Researchers based at the Neuroscience Institute at the University of Sheffield in the UK have identified a new genetic risk factor for Motor Neurone Disease (MND) in so-called 'junk DNA'.
The newly discovered genetic changes are present in up to 1% of MND patients.
The research, published in the journal Cell Reports, focused on genetic mutations in non-coding DNA, often known as junk DNA because it does not directly encode protein sequences. Non-coding DNA makes up more than 99% of the human genome, but currently is relatively unexplored. This research also includes new methods for studying mutations in non-coding DNA which could be applied to other diseases.
The authors of the study reported that they determined an existing neuroprotective drug developed at the University of California San Diego (UCSD) called SynCav1 could help MND patients carrying the newly discovered genetic mutation.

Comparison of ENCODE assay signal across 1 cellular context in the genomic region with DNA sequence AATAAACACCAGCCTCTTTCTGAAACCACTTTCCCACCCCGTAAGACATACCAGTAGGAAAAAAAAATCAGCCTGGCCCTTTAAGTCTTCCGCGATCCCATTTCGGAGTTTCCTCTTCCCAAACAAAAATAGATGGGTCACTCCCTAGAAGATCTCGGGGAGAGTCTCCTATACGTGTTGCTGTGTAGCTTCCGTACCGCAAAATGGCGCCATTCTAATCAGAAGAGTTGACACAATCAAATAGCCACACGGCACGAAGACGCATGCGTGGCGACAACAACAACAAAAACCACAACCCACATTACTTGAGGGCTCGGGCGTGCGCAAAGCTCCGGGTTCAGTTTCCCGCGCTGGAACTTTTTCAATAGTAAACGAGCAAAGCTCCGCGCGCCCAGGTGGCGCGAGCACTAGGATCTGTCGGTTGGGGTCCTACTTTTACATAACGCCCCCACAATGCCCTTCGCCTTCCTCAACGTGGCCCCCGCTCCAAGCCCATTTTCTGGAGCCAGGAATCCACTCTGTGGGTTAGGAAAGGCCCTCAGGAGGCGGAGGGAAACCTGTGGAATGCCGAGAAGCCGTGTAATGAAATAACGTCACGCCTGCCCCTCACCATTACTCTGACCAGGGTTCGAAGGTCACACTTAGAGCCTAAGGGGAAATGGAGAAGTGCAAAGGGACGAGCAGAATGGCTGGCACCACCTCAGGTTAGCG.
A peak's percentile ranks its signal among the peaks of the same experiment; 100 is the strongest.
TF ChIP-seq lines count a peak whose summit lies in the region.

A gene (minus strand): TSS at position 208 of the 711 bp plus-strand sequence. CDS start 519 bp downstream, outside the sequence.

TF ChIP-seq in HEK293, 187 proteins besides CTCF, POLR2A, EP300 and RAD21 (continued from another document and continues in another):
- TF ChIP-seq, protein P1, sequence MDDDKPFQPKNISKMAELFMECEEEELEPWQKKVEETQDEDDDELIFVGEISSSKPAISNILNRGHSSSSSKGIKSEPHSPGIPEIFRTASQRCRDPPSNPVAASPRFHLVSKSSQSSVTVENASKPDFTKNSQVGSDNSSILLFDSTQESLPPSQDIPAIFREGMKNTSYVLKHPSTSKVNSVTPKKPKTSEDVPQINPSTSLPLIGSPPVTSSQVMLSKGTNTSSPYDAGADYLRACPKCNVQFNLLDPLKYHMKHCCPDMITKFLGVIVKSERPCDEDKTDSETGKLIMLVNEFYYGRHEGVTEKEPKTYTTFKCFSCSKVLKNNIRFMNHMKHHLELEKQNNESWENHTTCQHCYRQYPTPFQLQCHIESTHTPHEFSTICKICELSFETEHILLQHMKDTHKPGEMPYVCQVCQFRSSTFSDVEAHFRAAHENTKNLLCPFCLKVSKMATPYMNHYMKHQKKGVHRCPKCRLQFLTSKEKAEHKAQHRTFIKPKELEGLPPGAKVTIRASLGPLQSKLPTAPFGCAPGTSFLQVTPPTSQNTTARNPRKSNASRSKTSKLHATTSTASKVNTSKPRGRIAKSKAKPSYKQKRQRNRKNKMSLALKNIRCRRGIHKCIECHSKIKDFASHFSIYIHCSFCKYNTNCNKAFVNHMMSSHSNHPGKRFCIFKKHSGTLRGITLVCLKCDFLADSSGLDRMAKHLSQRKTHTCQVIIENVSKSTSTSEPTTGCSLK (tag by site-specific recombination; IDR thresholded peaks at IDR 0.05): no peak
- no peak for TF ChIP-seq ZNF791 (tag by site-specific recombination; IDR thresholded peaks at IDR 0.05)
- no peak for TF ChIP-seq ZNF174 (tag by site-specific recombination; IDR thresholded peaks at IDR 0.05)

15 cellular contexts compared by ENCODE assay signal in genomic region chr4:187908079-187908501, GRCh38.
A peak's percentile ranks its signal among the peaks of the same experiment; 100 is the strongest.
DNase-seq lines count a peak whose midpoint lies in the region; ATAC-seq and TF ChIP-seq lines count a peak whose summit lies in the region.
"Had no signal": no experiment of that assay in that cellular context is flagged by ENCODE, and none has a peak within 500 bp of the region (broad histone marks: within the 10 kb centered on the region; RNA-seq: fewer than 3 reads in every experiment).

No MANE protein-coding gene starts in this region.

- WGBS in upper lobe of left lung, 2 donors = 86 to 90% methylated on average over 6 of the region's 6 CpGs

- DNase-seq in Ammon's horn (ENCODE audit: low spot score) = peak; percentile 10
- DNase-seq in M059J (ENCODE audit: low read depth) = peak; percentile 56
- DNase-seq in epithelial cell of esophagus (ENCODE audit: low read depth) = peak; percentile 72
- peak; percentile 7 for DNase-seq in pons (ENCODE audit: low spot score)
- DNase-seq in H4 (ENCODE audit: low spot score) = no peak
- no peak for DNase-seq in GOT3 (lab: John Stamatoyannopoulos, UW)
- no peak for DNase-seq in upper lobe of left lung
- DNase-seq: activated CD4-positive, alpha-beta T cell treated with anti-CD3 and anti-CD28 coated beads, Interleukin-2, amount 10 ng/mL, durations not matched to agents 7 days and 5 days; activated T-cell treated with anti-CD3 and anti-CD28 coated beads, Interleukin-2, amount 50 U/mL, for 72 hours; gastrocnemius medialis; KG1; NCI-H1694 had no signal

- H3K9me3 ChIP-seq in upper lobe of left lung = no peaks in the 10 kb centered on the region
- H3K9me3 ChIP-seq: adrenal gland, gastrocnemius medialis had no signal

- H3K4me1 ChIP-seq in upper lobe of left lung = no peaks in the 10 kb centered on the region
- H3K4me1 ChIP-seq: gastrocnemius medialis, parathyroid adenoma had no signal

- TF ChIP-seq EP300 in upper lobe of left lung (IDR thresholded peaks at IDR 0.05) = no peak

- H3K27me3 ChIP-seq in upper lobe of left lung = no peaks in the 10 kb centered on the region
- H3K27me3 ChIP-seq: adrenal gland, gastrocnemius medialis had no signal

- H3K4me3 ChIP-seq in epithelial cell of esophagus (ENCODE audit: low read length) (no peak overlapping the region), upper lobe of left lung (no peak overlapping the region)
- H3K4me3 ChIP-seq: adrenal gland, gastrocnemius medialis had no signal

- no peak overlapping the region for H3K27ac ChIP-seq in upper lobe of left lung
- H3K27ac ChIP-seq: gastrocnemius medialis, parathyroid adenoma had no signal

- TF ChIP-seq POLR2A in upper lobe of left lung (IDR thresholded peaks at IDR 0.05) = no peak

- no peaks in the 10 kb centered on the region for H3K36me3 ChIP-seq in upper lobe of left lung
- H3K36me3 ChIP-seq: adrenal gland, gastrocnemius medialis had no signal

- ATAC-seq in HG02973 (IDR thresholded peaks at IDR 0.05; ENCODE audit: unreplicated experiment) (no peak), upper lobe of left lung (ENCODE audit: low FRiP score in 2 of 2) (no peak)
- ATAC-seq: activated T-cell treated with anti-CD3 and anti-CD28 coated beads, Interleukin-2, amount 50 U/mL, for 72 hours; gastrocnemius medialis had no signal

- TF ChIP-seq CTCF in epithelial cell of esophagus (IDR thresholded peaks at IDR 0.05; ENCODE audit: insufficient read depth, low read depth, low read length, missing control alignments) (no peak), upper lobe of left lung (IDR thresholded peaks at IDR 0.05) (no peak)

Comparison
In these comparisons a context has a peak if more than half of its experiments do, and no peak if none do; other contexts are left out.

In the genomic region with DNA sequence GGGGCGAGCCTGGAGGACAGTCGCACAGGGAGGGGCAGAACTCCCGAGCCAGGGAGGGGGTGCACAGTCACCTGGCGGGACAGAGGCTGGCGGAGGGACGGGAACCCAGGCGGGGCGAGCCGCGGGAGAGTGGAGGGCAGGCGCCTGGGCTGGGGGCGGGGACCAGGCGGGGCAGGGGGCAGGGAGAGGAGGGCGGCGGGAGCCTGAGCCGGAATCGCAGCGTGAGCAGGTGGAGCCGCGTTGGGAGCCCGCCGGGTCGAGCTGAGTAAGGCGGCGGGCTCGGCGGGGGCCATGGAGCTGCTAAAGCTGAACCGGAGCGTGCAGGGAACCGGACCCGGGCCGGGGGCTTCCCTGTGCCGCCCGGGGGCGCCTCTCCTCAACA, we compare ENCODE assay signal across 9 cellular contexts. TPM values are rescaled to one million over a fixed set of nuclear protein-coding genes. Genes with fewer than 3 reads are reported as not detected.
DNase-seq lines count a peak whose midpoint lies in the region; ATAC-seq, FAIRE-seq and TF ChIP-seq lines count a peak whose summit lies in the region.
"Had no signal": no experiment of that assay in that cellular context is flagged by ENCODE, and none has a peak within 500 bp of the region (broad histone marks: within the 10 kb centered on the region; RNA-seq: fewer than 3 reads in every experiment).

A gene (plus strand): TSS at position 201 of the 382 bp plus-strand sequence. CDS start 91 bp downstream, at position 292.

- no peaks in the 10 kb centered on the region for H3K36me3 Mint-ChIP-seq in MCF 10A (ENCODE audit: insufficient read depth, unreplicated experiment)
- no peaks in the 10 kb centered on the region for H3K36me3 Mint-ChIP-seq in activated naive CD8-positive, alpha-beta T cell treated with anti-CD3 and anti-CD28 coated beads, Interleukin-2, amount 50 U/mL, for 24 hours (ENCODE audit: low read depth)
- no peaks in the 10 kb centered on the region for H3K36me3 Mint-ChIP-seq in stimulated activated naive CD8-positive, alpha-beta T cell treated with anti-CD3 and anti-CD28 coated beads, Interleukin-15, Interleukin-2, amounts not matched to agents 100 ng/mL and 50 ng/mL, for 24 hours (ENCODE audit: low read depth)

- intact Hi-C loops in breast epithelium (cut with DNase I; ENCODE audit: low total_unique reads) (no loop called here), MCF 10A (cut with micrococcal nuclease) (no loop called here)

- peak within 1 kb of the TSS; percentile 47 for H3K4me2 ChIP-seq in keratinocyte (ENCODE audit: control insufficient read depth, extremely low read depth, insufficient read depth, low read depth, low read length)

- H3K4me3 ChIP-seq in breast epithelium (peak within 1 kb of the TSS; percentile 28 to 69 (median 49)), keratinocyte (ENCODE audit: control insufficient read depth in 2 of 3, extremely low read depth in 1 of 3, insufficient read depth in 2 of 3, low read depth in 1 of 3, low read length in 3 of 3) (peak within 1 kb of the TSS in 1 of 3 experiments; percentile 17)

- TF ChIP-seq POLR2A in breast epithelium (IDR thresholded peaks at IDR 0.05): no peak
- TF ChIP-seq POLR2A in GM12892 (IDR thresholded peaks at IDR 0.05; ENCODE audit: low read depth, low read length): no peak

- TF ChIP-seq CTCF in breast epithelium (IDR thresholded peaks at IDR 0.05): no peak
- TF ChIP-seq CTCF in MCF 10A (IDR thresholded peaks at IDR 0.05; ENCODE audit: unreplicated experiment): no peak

An experimental gene therapy for the treatment of neurological disorders such as MND and Alzheimer’s disease, SynCav1 has been licensed to CavoGene LifeSciences.
MND or Amyotrophic Lateral Sclerosis (ALS), as it is also known, affects motor neurons in the brain and spinal cord that form the connection between the nervous system and muscles to enable movement of the body. The progressive disease affects a patient's ability to walk, talk, use their arms and hands, eat and breathe.
Around 5,000 people in the UK and 30,000 people in the US are currently living with MND, with numbers expected to rise.
High-income countries currently have the highest rates of motor neuron diseases worldwide, and the burden is increasing with the ageing population, shows an analysis of the Global Burden of Diseases, Injuries, and Risk Factors Study (GBD) 2016.
Dr Jonathan Cooper-Knock, lead author of the study and NIHR clinical lecturer in Neurology at the Neuroscience Institute at the University of Sheffield, said: "Until now scientists have never systematically examined non-coding or junk DNA in relation to the development of MND.
"Not only have we identified a mutation in junk DNA which puts people at risk of developing a certain form of the MND, but we have also found that by targeting the mutated gene with the established neuroprotective drug called SynCav1, it might be possible to halt or potentially prevent the disease progressing in those patients.
"This is a significant breakthrough in terms of genetic risk factors driving personalized medicine for MND patients."